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Suggestions for Speech Synthesis and recognition

Hi,

I'm starting to research adding Speech Synth and Recognition to our programs.

These are for people with langauge difficulties, so we've not used either SS or SR before because the were not "up to snuff".  (If you can't talk, then having HAL the computer demonstrate how to say "Dave, I'm feeling much better now. Dave? Dave?" isn't very helpful).

BUT, I thought I'd revisit this and see what the state of the art is.

I need something I can use within a win32 program (VB, Delphi, .net, etc.).

What third party (or windows OS) solutions have you used that are very good?

Clay N.
Wednesday, June 04, 2003

I've only played with it a bit by the Microsoft speech stuff seems OK for giving commands.  And you can't beat the price.

http://www.microsoft.com/speech/

-
Wednesday, June 04, 2003

Not exactly win32 specific, but close enough...

I had some good experiences with the IBM implementation of the Java Speech API, http://www.alphaworks.ibm.com/tech/speech

That was quite a while ago now, I have little or no clue how well this performs against other win32 TTS STT engines.

Chris Davies
Thursday, June 05, 2003

I have used the MS SAPI stuff for speech synthesis.

The clarity of speech for individual words or syllables can be very poor, but sentences as a whole a very understandable.  ie it is fine for flowing speech / dialogue, but not so good for finer details of the spoken word.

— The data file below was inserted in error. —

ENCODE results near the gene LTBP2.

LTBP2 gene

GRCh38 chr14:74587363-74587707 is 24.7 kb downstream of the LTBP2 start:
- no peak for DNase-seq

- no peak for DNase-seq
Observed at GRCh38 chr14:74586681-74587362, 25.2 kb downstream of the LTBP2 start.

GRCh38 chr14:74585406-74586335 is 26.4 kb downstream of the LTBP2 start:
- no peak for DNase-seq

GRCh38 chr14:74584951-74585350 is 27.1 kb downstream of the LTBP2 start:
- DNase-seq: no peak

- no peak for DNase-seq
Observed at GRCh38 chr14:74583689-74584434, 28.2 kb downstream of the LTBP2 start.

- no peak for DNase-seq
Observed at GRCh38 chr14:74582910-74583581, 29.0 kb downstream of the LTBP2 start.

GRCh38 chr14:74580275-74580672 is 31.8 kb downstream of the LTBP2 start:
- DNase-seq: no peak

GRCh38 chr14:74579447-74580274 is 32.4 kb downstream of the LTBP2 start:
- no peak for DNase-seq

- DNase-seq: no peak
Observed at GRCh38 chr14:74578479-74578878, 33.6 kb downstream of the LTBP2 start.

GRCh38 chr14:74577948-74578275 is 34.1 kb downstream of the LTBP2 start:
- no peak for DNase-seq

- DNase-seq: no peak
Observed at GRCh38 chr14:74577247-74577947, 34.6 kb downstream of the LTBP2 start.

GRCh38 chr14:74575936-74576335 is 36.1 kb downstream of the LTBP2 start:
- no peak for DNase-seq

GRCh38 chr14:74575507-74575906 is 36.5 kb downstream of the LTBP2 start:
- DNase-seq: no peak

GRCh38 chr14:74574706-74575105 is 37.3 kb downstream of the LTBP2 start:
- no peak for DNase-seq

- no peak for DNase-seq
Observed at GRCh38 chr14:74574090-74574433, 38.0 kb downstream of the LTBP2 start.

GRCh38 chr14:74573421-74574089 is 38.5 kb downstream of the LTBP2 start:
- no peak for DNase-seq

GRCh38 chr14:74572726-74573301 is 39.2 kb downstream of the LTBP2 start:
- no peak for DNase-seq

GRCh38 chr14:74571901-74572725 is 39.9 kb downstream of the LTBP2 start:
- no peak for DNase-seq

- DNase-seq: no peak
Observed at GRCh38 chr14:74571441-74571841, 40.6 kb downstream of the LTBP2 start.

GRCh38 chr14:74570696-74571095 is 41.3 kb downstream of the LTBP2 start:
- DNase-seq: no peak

If you're selling speech therapy software, the clarity may not be good enough.  I use it in remedial reading software (for children).  I am looking to use it in spelling software, but I think that we will have to voice record letters and syllables.  I don't think SAPI synthesis is good enough for slowly and clearly speaking individual words.

SAPI comes installed on Win2k and WinXP (probably also Me).  Win2k only has the Microsoft Sam voice as default, which is inferior to the Microsoft Mary voice.  The SAPI installer for 9x machines is several tens of megabytes.

I haven't used the speech recognition.


Thursday, June 05, 2003

The best text-to-speech I've heard is AT&T's Natural Voices system:

[ http://www.research.att.com/projects/tts/ ]

Don't have any experience with speech recognition systems.

He-who-would-not-be-named
Thursday, June 05, 2003

I have used Dragon NaturallySpeaking. It seems quite good. I'm willing to bet that with a decent noise-free microphone it would work very well indeed; my microphone was noisy and crackly, but still it was quite usable for English text. (I tried using it for programming; it seems to use context a lot so recognition of discrete words is a hit or miss affair. Still, after training, it worked OK. I suspect this is my crappy microphone :)

It has a proper SDK that I vaguely remember works using COM. You can see a program that links with it here; it's a Python-based macro system for DNS written by one of the dragon people:

http://tinyurl.com/dju9

Also search for the DNS plugin for EMACS -- that also comes with source code.

Tom
Thursday, June 05, 2003

Aargh. Forgot to provide a URL for the Dragon NaturallySpeaking program. Here it is:

http://www.scansoft.com/

Tom
Thursday, June 05, 2003

Nuance rules the roost for speech rec.

Clutch Cargo
Saturday, June 07, 2003

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